Dire Henley Pay the Price

An abysmal showing by Henley at Banbury on Saturday got it just desserts; a ten-wicket thumping and not a losing bonus point in sight. The result sent Henley back to sixth place in Division 1, a point ahead of Slough and 33 points adrift of new leaders, Wokingham, who rolled over Oxford as High Wycombe and Datchet cancelled each other out in a drawn game. Even allowing for inconsistency across all the teams ahead of them and the fact that to date, Henley have lost no more games (3) that the top four, barring miracles, the prospect of winning the League in 2022 is remote.

So to Banbury, always a bit of a curate’s egg of a fixture, weather, the state of the wicket, and a mercurial home side all potential factors in an uncertain equation. Overnight, it had, as forecasted, rained. However, the covers were not on and although they were put on around dawn, the damage was done and whoever won the toss and fielded first had a considerable advantage, not to say a winning hand.

Tom Nugent’s impeccable record of winning the toss ended and Henley were batting. With Covid victim Archie Carter absent, Mikey Williams, playing his first game of the season, opened with Johnny Connell. A dearth of practice and game time seemed to trouble Williams not a bit to judge from a couple of crisp boundaries and Banbury’s experiment of opening the bowling with a comically wayward Kieran Coyne soon ended.

Johnny Connell on the other hand lasted just 9 balls before, yet again, shouldering arms and paying the price. Still, here came gun player, Jack Davies, and Williams continued to find the boundary. Perhaps, he should have stuck to boundaries only because an attempted run two on his, perhaps rusty, call off a push to square leg, the second never remotely on, ended Davies’ day with the bat and Henley were 23-2. Talk of self-inflicted wounds.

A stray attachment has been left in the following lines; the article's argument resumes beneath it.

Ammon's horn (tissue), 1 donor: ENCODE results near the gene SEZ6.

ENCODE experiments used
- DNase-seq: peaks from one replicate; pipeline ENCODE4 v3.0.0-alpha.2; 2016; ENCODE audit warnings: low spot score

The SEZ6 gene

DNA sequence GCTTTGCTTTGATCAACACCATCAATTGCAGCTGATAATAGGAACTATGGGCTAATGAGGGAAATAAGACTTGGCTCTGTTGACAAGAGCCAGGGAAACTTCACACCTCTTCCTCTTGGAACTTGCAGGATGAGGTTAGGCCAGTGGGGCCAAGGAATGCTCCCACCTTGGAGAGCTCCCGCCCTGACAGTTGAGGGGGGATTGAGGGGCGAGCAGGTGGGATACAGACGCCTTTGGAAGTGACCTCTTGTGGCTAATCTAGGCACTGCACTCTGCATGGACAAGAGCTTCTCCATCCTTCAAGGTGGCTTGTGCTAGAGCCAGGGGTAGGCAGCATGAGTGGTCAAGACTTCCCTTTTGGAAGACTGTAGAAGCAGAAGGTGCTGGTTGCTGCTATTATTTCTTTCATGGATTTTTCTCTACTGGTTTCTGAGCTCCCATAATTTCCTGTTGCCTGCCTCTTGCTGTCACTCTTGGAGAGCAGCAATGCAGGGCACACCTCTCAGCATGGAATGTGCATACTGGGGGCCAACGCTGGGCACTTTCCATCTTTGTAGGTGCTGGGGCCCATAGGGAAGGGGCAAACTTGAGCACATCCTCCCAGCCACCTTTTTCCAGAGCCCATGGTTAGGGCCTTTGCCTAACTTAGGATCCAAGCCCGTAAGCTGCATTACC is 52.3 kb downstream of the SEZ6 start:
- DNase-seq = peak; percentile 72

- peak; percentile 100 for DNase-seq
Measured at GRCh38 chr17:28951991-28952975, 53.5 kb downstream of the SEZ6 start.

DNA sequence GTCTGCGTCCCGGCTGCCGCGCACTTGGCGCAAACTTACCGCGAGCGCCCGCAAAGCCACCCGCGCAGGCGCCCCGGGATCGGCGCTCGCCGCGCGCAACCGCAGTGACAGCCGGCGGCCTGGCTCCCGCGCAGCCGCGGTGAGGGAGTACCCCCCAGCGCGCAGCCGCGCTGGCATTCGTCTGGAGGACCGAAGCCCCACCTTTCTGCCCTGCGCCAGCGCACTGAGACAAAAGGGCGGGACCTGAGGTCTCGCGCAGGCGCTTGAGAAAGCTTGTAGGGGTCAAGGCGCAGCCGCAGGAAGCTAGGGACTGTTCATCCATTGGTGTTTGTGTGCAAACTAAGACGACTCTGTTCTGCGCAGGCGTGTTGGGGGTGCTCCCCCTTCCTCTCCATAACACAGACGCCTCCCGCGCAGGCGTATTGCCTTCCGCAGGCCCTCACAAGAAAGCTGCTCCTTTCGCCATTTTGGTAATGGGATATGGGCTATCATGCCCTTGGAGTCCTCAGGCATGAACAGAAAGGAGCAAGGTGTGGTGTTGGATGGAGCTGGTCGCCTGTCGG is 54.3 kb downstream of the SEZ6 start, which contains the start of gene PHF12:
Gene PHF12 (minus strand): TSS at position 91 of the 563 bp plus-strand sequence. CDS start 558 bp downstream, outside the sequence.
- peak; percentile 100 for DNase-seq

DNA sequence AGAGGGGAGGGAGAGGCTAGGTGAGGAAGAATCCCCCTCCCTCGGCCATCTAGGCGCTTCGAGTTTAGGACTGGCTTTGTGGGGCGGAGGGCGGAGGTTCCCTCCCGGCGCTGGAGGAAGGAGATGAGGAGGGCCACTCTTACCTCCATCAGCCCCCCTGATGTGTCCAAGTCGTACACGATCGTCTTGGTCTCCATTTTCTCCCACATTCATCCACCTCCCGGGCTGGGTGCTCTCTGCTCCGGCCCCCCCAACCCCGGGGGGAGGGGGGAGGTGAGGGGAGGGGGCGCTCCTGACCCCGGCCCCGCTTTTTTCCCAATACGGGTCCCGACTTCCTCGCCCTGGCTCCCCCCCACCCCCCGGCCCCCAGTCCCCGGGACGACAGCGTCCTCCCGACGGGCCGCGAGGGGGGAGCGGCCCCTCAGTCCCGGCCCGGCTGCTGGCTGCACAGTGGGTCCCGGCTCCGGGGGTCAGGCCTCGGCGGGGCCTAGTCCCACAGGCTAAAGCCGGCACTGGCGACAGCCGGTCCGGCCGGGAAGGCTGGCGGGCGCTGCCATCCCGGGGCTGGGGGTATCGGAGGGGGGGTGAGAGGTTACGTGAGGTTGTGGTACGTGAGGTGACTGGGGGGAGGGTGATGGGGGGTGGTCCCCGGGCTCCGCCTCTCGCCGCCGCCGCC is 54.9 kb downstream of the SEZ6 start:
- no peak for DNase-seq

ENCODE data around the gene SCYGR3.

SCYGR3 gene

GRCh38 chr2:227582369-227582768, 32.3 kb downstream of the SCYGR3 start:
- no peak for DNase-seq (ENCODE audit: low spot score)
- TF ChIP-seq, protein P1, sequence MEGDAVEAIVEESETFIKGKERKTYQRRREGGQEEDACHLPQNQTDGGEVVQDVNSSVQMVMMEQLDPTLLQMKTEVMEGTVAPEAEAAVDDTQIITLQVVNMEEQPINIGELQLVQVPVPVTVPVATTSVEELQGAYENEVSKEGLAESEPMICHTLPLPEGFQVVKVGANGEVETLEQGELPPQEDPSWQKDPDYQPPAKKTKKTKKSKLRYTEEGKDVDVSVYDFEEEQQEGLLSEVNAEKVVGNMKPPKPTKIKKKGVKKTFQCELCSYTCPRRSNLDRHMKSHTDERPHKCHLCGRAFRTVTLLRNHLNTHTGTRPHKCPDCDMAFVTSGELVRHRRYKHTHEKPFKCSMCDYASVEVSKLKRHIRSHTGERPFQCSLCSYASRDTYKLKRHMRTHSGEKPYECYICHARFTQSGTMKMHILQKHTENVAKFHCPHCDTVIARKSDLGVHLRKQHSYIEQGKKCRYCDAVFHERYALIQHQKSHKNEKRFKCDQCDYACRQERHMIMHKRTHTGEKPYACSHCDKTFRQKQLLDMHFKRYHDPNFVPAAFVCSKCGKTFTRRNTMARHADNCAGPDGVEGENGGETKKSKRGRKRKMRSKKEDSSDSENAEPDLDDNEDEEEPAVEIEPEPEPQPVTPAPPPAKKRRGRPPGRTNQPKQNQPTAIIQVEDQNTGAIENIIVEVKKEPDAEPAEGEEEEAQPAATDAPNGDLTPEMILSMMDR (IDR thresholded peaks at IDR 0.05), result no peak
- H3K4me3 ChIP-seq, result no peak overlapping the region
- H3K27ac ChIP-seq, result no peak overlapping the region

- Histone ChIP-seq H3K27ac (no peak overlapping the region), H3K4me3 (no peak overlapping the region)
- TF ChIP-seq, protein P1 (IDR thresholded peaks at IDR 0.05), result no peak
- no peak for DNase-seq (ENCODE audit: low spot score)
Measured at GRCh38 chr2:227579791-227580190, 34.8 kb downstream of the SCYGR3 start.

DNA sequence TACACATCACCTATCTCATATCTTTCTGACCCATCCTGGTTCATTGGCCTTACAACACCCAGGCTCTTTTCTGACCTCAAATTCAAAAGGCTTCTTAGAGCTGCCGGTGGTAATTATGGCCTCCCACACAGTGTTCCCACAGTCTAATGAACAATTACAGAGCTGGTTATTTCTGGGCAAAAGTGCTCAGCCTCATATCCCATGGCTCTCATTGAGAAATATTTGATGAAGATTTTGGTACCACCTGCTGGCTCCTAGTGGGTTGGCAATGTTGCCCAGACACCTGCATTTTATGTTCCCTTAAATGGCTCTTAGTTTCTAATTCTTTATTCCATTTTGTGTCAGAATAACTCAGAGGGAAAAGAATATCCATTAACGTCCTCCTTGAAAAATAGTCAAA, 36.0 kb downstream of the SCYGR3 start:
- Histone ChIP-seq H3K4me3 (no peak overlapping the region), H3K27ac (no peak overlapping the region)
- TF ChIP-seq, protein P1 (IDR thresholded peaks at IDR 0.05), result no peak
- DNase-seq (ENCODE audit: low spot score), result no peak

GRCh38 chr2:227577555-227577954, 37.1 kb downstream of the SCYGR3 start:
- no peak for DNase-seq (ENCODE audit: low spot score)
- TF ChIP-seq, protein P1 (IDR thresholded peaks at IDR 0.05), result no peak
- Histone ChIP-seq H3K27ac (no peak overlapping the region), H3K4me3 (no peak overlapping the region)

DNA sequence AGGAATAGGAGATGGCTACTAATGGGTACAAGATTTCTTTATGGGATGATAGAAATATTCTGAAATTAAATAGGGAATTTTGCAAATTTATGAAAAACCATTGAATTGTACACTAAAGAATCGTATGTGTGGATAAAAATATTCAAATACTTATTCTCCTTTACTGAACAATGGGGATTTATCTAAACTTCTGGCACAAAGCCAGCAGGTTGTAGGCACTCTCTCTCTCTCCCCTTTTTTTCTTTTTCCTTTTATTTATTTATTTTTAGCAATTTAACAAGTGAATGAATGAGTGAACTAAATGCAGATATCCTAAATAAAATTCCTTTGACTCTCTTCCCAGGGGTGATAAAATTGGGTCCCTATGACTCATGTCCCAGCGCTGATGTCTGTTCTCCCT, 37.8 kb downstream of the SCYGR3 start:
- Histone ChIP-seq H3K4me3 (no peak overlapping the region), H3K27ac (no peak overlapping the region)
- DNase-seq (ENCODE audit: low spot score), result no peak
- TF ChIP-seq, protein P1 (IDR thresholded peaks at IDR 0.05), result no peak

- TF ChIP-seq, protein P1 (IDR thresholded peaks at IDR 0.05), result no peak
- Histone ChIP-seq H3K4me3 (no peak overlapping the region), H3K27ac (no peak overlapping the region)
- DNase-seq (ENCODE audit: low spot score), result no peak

By drinks, just after midday, Henley had moved on to 52-2, so there was not that much wrong with the deck. Another 40 – 50 by lunch without loss and the morning would belong to Henley. Not so.

At this point, one would like to say that the Banbury seamers had other ideas. Except they did not. They bowled adequately and aimed at the stumps, and maybe the deck did a little bit, but they were hardly a handful. Williams was gone almost immediately after the restart, and with the honourable exception of Matt Rowe, supremely disappointed by his LBW decision, the rest of the Henley batting was an essay in swinging and missing, a regulation catch to mid-on (Brock) and another shouldering of arms (Adam Searle), of a lack of focus and application. 77-8 at Lunch (excellent Thai street food from a van in the carpark) soon became 89 all out. This was pre-season Ealing all over again, but without anyone standing up and being counted and getting a big score.

The old mantra about chasing low scores never materialised. With no early wickets to create pressure, skipper Lloyd Sabin and fellow opener, Richard Simpson, strolled serenely to the win in 14.1 overs, 60 of the 90 runs coming off boundaries. The wind rising under a frowning cloudy sky, it was all over by 2:50pm. As François Rabelais put it, “Bring down the curtain, the farce is over”.

With a third of the season left, and a lot of cricket to be played, an assessment of the 2022 campaign and what needs to be done must await another day. True, Carter and Mikey Roberts were absent, and the bowling has performed pretty well to date in 2022, but a wider entropy prevails and the need for action is clear.

This Saturday, Slough are the visitors to Matson Drive. On a weekend when Wycombe and Finchampstead will fancy maximum points at Oxford and Buckingham, and Banbury and Aston Rowant have the potential to frustrate Datchet and Wokingham, the need for 25 points has never been greater.